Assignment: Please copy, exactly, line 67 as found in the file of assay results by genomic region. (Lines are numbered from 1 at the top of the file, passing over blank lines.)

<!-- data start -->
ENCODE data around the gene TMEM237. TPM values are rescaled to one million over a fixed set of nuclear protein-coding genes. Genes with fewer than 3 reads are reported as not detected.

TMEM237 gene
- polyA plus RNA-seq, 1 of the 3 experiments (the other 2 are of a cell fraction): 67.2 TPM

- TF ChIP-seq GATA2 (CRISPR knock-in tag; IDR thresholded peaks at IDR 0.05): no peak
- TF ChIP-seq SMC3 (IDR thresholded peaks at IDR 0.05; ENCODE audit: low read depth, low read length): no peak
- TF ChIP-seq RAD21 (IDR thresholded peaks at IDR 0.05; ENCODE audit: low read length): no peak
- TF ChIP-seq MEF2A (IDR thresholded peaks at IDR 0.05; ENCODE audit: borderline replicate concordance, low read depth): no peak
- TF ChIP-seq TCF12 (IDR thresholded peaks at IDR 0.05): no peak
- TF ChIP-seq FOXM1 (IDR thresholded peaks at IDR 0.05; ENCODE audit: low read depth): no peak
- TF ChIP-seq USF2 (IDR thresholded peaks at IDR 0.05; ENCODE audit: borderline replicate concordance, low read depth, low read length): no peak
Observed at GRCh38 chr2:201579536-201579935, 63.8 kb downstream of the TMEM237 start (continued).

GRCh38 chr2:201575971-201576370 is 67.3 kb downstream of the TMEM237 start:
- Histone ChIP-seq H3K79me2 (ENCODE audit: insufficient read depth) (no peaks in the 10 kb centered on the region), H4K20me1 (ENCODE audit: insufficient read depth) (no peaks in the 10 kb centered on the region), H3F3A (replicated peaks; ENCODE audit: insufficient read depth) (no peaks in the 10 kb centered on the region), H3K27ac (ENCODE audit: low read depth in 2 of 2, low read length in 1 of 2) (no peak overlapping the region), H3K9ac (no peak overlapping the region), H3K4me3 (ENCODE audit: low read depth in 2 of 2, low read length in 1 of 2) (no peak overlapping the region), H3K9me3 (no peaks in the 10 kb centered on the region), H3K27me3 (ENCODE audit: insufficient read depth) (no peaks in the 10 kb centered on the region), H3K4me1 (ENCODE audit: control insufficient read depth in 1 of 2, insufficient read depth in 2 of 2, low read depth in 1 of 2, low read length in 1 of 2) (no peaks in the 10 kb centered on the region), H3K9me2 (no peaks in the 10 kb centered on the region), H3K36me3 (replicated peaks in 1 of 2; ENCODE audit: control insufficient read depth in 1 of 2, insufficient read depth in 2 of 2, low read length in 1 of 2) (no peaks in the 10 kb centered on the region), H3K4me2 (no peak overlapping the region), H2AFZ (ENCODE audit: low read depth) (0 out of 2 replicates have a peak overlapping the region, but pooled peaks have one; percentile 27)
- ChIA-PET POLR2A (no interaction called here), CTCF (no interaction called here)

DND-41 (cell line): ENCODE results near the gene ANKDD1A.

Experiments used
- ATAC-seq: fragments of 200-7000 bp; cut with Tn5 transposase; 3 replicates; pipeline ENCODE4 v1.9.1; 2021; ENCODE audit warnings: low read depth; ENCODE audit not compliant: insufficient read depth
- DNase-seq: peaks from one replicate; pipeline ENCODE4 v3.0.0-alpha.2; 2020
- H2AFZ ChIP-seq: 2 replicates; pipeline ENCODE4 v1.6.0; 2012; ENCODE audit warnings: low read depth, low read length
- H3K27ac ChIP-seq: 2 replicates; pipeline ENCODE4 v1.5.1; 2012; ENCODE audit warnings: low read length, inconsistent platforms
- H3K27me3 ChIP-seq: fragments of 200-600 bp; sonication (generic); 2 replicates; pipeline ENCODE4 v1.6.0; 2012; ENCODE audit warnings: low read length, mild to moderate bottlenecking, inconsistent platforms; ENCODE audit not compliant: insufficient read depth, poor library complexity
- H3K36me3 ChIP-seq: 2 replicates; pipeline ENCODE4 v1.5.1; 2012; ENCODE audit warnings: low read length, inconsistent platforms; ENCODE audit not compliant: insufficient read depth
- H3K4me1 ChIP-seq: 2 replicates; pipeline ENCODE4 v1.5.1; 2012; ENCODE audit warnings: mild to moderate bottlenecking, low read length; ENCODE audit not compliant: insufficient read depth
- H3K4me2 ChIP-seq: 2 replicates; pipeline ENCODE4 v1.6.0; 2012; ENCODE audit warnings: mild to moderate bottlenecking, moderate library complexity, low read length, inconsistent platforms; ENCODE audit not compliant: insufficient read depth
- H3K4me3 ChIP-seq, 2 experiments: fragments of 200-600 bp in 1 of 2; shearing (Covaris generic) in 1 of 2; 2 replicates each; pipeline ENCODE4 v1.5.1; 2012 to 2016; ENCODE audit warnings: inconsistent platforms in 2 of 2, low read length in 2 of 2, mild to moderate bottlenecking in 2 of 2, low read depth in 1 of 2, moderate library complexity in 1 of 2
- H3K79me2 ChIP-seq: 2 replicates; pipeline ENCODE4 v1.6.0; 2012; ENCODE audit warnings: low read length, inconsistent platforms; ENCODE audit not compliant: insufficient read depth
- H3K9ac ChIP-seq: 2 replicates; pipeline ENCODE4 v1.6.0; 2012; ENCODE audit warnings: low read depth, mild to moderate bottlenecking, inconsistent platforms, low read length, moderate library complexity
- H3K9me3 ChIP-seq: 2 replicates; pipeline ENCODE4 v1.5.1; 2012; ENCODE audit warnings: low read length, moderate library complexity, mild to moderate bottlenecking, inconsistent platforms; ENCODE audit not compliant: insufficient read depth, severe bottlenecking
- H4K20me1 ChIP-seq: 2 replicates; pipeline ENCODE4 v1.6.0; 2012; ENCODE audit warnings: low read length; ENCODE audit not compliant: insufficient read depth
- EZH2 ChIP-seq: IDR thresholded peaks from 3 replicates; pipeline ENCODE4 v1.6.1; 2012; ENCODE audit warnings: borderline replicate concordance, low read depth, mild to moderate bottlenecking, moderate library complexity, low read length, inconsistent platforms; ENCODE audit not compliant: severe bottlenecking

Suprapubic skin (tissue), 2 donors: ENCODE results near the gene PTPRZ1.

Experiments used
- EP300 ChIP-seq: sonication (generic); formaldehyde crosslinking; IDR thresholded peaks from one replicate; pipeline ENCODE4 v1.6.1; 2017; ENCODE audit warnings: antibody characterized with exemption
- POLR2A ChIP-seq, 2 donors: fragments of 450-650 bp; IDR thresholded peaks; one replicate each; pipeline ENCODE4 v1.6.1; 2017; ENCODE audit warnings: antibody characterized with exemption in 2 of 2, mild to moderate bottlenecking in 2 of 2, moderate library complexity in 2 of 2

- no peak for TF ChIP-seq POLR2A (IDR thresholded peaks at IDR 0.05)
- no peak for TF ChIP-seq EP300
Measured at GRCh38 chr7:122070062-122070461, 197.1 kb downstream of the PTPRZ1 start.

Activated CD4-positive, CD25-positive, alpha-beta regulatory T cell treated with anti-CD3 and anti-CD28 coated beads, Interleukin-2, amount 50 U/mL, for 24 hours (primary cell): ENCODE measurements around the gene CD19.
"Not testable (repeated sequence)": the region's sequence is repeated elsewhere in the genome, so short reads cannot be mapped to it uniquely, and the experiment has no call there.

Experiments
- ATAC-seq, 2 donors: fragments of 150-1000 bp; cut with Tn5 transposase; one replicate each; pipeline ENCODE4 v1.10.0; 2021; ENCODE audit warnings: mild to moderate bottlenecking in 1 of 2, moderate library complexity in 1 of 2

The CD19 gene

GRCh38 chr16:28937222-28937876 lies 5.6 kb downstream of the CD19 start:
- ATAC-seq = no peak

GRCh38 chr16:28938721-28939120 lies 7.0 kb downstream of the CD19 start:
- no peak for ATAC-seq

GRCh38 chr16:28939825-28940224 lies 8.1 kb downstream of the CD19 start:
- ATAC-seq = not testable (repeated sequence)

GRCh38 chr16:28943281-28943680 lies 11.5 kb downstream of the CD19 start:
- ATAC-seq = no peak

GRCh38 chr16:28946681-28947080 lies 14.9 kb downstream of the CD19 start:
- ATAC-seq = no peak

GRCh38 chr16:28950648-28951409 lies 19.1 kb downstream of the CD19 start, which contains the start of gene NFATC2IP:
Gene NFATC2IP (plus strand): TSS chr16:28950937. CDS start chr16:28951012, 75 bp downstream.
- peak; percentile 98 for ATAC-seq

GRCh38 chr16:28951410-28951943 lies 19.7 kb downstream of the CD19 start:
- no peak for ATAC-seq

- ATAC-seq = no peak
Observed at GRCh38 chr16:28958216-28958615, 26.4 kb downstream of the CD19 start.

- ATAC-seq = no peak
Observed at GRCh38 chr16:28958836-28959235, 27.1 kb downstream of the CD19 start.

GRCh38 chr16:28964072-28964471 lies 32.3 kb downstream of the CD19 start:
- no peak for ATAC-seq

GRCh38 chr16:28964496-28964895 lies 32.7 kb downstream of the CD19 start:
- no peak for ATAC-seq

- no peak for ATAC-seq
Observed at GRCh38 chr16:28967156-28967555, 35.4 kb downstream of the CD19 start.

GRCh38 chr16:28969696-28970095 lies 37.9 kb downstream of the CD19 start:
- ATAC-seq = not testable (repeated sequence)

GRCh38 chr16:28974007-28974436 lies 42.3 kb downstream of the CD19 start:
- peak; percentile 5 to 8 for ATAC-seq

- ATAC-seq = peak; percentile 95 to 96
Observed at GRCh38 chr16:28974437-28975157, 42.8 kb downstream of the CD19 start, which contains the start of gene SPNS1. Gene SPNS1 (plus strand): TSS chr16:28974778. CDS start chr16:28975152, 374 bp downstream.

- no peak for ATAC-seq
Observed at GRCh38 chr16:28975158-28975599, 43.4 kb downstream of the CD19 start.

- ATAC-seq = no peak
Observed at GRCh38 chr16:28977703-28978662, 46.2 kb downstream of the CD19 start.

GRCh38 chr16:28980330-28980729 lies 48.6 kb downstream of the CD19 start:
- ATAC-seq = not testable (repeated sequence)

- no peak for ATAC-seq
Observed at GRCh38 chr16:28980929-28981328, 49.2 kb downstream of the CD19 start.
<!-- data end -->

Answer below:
Observed at GRCh38 chr16:28967156-28967555, 35.4 kb downstream of the CD19 start.